Despite a general anxiety for the future, this summer, I was hopeful for a normal senior year.
“Once the bars opened up and [people] stopped caring as much, [coronavirus] started to spread again,” says UW–Madison senior Mallory Marsherall.
Marsherall spent the summer in Madison doing nursing work as part of her studies. While nursing students were able to continue clinicals during the start of the semester, as cases began to rise they took a three-week-long hiatus, causing students to lose 30 potential hours toward graduation.
“In the beginning everybody thought that [the pandemic] was going to be over by the time school started,” Marsherall says. “Then once [cases] kept getting worse and worse, everybody started getting more scared.”
Colleges and universities across the country have mainly taken three different approaches to the fall semester. According to The Chronicle of Higher Education, as of October, 44% of schools surveyed were fully or primarily online, 27% were fully or primarily in-person, and 21%, like UW–Madison, were hybrid, meaning a mix of both.
Once UW–Madison released its Smart Restart plan for the fall, there was still a lot of confusion over the logistics of bringing over 30,000 undergraduates back to Madison.
Emma Grellinger, a senior who has been working as a University Health Services COVID-19 tester since the end of August, says she was nervous when students started returning to campus. “I knew people were taking flights and coming from all over different parts of the state, which obviously led to that influx in cases.”
There were — and still are — so many questions: What if I get COVID-19 again? What will online finals look like? What happens if students do come back after Thanksgiving? Will there be a graduation? Will I ever get the “normal” senior year I wanted?
Reality came and I quickly realized my hopes for the upcoming semester would remain a fantasy.
When I drove up to campus, there was an overwhelming sense of normalcy. While my suitcase included a few added essentials this year — masks, hand sanitizer, gloves and Lysol wipes — the pontoon boats and kayaks lining the shores of Lake Mendota gave the illusion of a typical Madison summer.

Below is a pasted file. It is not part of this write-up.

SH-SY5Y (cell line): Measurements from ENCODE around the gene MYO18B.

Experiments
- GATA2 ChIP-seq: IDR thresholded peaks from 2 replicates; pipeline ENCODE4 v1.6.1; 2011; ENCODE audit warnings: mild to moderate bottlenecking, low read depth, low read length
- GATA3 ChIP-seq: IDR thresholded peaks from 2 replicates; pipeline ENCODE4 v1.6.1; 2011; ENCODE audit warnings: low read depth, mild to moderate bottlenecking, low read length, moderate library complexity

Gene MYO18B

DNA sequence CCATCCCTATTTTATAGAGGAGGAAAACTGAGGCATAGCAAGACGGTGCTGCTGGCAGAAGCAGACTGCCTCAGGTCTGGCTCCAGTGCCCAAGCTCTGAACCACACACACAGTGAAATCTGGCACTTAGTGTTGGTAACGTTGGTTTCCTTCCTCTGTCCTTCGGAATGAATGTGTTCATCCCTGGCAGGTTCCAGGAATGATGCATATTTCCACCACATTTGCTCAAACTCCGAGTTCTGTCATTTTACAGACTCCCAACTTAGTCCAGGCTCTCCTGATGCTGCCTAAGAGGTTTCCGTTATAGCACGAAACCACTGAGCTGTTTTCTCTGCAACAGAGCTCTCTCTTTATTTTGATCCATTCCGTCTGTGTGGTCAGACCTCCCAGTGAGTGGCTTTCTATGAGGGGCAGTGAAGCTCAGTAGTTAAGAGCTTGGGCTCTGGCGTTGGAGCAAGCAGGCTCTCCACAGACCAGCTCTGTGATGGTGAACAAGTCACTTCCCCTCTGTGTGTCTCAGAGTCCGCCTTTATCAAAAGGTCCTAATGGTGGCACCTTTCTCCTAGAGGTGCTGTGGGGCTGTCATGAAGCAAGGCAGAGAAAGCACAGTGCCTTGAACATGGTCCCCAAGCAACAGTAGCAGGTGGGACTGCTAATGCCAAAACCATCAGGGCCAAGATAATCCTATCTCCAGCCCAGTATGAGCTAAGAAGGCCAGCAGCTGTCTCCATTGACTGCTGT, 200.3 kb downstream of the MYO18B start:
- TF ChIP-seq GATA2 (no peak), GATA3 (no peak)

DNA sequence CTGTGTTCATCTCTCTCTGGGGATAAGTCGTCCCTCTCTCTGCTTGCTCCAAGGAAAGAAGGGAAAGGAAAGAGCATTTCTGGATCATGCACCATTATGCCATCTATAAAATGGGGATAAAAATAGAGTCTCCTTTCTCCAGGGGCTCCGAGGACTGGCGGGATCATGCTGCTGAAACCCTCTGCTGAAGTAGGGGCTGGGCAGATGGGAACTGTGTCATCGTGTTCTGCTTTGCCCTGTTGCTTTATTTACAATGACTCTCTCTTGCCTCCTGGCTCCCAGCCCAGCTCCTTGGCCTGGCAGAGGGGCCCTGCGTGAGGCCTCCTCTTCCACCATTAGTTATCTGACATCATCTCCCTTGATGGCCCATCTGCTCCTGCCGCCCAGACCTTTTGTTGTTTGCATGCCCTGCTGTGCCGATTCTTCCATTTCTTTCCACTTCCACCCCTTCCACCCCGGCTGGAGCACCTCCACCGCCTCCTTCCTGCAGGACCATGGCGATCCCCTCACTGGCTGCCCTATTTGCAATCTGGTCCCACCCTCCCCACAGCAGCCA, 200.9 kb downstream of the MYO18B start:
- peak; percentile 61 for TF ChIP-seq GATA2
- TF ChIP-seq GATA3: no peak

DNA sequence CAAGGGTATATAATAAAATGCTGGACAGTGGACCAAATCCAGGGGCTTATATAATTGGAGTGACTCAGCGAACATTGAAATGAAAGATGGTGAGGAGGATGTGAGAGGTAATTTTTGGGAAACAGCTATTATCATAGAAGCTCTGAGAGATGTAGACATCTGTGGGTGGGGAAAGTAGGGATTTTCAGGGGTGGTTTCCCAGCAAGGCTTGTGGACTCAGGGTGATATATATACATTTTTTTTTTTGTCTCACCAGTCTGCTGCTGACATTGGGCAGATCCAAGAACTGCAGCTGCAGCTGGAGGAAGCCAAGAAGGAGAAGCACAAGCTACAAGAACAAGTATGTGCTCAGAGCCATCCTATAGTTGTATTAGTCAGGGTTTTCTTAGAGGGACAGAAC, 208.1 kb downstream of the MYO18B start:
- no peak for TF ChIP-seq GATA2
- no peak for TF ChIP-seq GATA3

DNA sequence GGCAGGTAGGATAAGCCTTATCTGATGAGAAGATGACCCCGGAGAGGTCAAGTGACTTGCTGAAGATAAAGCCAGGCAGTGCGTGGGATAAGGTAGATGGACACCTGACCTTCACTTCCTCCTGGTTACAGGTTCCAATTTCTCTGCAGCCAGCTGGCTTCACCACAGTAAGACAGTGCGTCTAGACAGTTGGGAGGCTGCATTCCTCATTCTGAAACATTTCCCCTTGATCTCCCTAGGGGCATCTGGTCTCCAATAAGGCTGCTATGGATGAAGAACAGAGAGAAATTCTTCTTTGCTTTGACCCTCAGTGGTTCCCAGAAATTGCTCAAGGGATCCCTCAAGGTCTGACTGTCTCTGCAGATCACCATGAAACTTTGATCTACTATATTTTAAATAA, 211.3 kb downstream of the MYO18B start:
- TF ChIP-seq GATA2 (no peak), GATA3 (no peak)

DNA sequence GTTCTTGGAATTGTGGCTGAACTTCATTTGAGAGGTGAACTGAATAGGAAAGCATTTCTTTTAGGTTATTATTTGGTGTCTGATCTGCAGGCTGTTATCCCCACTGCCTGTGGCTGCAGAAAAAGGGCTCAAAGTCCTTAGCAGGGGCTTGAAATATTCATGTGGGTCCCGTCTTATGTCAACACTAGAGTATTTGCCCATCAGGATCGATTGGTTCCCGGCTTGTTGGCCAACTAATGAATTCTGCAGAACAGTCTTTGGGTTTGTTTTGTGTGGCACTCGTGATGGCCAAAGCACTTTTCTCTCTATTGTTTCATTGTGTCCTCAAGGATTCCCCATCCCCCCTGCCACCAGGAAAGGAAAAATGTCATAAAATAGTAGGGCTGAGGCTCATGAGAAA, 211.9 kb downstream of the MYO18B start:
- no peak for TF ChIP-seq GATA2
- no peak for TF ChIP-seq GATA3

This changed when I saw State Street. Businesses from Library Mall all the way down toward the Capitol were boarded because of damage from this summer’s protests. Small shops and restaurants that had fallen victim to the pandemic lay abandoned, and the sidewalks were eerily empty.
The local art that took over the plywood on storefront windows turned State Street into a gallery highlighting community goals and drawing attention toward pressing injustices.
There’s a grave misconception that college students don’t care about contracting COVID-19: getting it, spreading it and everything in between.
“There’s obviously people still living their lives, but I would say the majority of the student body is [being safe on campus],” Grellinger says.
Over the course of the fall, Wisconsin became an epicenter for new COVID-19 cases in the U.S. With an average of several thousand new cases per day, people are skeptical rates will drop anytime soon.
While Dane County did see a decrease in case rates after its early semester spike, the New York Times COVID-19 data tracker shows every county in Wisconsin experiencing at least 56 cases per 100,000 residents each day as of mid-November — which makes the state consistently among the very worst in the country for new cases.
“[In Wisconsin] I don’t think [the COVID-19 outbreaks] are due to the campus,” Grellinger says of the initial autumn uptick in Wisconsin’s caseload. “A lot of the places that have been affected so severely are more northern, rural areas who probably didn’t have any direct impact from the university resuming.”